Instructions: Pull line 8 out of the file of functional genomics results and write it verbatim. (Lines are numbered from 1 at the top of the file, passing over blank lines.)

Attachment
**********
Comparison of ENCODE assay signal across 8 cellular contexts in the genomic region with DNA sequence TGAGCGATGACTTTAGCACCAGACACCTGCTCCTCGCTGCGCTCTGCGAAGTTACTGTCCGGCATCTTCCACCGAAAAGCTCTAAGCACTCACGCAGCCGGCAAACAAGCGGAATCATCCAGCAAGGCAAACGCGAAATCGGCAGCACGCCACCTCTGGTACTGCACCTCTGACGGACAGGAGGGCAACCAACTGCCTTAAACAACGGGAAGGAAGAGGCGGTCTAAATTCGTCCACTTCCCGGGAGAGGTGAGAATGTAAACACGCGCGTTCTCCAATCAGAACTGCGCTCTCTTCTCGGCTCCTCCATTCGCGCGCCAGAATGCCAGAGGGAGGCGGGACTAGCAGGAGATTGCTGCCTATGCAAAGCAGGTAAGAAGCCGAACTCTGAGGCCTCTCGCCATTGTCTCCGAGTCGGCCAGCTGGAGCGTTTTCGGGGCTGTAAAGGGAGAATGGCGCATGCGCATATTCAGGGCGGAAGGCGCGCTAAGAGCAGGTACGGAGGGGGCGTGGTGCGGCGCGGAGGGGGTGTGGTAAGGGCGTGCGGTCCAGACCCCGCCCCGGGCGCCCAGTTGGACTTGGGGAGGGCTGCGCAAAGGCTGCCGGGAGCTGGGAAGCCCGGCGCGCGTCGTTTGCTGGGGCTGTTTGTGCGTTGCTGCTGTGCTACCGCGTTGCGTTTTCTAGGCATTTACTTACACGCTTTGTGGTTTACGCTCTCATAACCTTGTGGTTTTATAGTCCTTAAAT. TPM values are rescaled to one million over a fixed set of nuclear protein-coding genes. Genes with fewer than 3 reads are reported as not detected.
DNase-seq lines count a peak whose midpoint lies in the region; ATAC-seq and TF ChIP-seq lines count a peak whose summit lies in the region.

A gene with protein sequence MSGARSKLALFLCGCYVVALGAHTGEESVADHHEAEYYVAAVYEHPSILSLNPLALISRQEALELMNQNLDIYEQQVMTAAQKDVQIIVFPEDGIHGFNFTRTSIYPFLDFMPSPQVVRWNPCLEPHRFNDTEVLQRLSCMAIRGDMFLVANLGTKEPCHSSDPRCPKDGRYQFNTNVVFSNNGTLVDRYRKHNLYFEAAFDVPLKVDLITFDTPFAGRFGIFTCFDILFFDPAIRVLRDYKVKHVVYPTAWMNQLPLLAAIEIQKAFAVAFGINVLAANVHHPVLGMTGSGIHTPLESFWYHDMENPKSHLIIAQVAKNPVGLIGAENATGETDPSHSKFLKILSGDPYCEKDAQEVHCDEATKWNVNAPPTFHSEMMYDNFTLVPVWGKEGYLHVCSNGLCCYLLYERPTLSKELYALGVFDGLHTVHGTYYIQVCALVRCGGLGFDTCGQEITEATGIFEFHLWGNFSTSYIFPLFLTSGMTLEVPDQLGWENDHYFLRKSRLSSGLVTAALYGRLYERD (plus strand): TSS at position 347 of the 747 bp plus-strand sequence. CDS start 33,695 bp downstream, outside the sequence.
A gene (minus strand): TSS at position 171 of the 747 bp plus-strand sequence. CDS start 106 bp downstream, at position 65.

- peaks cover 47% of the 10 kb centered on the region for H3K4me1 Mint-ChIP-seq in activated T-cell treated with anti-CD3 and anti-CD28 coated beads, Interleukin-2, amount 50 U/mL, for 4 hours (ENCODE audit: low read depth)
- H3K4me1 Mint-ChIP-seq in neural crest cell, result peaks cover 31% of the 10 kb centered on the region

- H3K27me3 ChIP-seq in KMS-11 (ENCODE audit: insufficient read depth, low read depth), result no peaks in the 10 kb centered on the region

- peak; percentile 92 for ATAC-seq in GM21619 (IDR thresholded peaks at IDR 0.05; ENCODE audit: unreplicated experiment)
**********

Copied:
- peak; percentile 92 for ATAC-seq in GM21619 (IDR thresholded peaks at IDR 0.05; ENCODE audit: unreplicated experiment)